prepared to find this and most other keeps to be of later date than their architecture would suggest. Moreover, the expenditure entered to York Castle in the reigns of Henry II., Richard I., and John, is quite insufficient to cover the cost of a stone keep. The Pipe Rolls of Henry III.'s reign decide the matter, as they show the sums which he expended annually on this castle. It is true they never mention the turris, but always the castrum; we must also admit that the turris and castrum are often distinguished in the writs, even as late as Edward III.'s reign. (Close Rolls, 1334.) On the other hand extensive acquaintance with the Pipe Rolls proves that though the medieval scribe may have an occasional fit of accuracy, he is generally very loose in his use of words, and his distinctions must never be pressed. Take, for instance, the case of Orford, where the word used in the Pipe Rolls is always castellum, but it certainly refers to the keep, as there are no other buildings at Orford. Other instances might be given in which the word castellum clearly applies to the keep. It should be mentioned that in 1204 John gave an order for stone for the castle (Close Rolls, i., 4b), but the amounts on the bill for it in the Pipe Rolls show that it was not used for any extensive building operations.

1 "Mandatum est Galterio de Cumpton forestario de Gauteris quod ad pontem et domos castri Eboraci et breccas palicii ejusdem castri reparandos et emendandos Vicecomitem Eboraci mæremium habere faciat in foresta de Gauteris per visum, etc." Close Rolls, ii., 61b.

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At present the keep motte except a small

undoubtedly an earthen bank. occupies the whole top of the chemin de ronde, but the fact so frequently alluded to in the writs, that a stockade ran round the keep, proves that a small courtyard existed there formerly, as was usually the case with important keeps. Another writ of Edward II.'s reign shows that the motte was liable to injury from the floods of the River Fosse, and probably its size has thus been reduced.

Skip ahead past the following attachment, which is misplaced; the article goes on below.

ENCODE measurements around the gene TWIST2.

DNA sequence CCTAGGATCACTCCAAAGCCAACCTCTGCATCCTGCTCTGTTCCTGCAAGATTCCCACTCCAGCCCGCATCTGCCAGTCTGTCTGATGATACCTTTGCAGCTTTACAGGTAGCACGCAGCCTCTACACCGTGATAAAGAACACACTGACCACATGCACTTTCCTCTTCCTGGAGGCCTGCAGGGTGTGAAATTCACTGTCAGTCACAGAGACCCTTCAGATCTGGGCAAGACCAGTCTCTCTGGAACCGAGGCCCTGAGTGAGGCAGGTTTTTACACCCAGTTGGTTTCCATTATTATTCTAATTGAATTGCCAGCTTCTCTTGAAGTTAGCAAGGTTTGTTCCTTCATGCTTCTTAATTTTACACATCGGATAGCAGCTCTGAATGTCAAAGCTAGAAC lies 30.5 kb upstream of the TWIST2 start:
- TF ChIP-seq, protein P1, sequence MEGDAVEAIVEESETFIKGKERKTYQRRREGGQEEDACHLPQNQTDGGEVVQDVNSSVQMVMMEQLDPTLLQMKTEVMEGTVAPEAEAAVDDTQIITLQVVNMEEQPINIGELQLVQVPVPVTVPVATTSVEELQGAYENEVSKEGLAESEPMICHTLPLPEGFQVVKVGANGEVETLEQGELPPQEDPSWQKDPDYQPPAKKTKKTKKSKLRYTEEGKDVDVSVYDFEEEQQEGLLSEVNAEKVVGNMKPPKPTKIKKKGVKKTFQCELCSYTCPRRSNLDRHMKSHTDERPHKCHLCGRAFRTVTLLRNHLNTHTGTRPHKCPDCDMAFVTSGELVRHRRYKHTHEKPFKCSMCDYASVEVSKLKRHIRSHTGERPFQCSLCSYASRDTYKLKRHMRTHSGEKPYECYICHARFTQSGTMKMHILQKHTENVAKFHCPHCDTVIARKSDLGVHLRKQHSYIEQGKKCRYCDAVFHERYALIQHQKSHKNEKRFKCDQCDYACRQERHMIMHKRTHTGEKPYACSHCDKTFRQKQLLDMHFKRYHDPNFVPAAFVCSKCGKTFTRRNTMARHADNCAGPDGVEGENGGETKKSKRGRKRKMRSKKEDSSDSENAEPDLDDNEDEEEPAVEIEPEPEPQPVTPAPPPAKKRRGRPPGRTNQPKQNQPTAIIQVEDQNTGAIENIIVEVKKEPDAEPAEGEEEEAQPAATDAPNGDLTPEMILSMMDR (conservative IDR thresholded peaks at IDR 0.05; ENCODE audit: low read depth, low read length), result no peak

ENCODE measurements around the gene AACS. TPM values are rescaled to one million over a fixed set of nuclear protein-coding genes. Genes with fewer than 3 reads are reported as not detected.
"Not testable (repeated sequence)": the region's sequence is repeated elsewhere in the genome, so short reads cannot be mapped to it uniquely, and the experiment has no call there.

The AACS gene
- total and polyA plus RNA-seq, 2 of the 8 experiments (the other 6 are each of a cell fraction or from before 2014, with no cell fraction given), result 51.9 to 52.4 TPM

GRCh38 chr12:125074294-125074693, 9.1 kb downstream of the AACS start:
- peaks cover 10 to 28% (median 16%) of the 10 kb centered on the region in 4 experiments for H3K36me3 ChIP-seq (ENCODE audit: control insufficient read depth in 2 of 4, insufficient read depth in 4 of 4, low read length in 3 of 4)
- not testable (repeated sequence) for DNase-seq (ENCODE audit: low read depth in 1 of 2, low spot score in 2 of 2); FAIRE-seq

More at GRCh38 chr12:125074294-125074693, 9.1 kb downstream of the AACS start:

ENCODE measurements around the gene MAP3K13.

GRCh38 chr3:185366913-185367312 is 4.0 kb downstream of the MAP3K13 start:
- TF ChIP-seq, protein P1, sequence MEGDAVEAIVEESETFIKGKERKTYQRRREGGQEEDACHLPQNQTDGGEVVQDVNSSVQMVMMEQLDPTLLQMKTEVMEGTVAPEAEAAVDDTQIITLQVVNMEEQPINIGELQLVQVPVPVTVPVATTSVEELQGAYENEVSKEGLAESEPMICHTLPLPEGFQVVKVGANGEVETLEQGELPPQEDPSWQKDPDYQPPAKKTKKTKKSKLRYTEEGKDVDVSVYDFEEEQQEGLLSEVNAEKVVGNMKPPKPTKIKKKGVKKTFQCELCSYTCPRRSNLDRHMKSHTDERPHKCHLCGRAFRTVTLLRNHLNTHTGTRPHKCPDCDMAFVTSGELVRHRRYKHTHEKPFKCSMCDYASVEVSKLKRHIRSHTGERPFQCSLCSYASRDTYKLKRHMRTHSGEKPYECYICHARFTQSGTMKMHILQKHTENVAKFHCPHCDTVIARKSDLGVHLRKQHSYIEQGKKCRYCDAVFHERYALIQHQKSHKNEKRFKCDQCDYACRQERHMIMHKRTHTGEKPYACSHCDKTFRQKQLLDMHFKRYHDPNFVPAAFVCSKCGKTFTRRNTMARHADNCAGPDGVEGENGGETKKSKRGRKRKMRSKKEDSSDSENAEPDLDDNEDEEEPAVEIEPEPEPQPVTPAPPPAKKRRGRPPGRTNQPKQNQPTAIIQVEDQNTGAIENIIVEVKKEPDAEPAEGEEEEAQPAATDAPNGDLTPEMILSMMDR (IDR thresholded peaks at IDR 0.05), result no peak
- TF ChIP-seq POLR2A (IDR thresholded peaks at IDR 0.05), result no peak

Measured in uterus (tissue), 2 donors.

The present bailey of York Castle does not follow the lines of the original one, but is an enlargement made in 1825. A plan made in 1750, and reproduced here, shows that the motte was surrounded by its own ditch, which is now filled up, and that the bailey, around which a branch of the Fosse was carried, was of the very common bean-shaped form; it was about 3 acres in extent. The motte and bailey were both considerably outside what is believed to have been the Anglo-Saxon rampart of York, but the motte was so placed as to overlook the city.


The value of the city of York, in spite of the sieges and sacks which it had undergone, and in spite of there being 540 houses "so empty that they pay nothing at all," had risen at the date of the Survey from 53% in King Edward's time to 100l. in King William's. This extraordinary-rise in value can only be attributed to

1 Order to expend up to 6 marks in repairing the wooden peel about the keep of York Castle, which peel is now fallen down. Cal. of Close Rolls, 17 Edward II., 25.

2 Cal. of Close Rolls, 1313-1318, 262. Mota is wrongly translated moat. 3 See Mr Cooper's York: The Story of its Walls and Castles. During Messrs Benson and Platnauer's excavations, a prehistoric crouching burial was found in the ground below the motte, 4 feet 6 inches under the present level. This raises the question whether William utilised an existing prehistoric barrow for the nucleus of his motte,

▲ D. B., i., 298a.